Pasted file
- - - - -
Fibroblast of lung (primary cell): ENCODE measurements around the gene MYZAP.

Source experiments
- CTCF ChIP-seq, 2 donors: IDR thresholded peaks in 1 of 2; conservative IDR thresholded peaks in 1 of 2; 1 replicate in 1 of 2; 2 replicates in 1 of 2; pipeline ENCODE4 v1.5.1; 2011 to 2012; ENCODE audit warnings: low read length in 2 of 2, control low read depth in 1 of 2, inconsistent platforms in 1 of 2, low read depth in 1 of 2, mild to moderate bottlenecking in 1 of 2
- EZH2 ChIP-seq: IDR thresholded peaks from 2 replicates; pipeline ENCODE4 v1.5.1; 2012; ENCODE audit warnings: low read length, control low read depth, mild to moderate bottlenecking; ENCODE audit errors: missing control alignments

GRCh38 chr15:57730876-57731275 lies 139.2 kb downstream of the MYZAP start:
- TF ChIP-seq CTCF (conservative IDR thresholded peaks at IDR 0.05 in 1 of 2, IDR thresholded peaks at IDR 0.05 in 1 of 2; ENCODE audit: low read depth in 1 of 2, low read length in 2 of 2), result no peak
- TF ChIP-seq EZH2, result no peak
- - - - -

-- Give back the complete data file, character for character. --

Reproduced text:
Fibroblast of lung (primary cell): ENCODE measurements around the gene MYZAP.

Source experiments
- CTCF ChIP-seq, 2 donors: IDR thresholded peaks in 1 of 2; conservative IDR thresholded peaks in 1 of 2; 1 replicate in 1 of 2; 2 replicates in 1 of 2; pipeline ENCODE4 v1.5.1; 2011 to 2012; ENCODE audit warnings: low read length in 2 of 2, control low read depth in 1 of 2, inconsistent platforms in 1 of 2, low read depth in 1 of 2, mild to moderate bottlenecking in 1 of 2
- EZH2 ChIP-seq: IDR thresholded peaks from 2 replicates; pipeline ENCODE4 v1.5.1; 2012; ENCODE audit warnings: low read length, control low read depth, mild to moderate bottlenecking; ENCODE audit errors: missing control alignments

GRCh38 chr15:57730876-57731275 lies 139.2 kb downstream of the MYZAP start:
- TF ChIP-seq CTCF (conservative IDR thresholded peaks at IDR 0.05 in 1 of 2, IDR thresholded peaks at IDR 0.05 in 1 of 2; ENCODE audit: low read depth in 1 of 2, low read length in 2 of 2), result no peak
- TF ChIP-seq EZH2, result no peak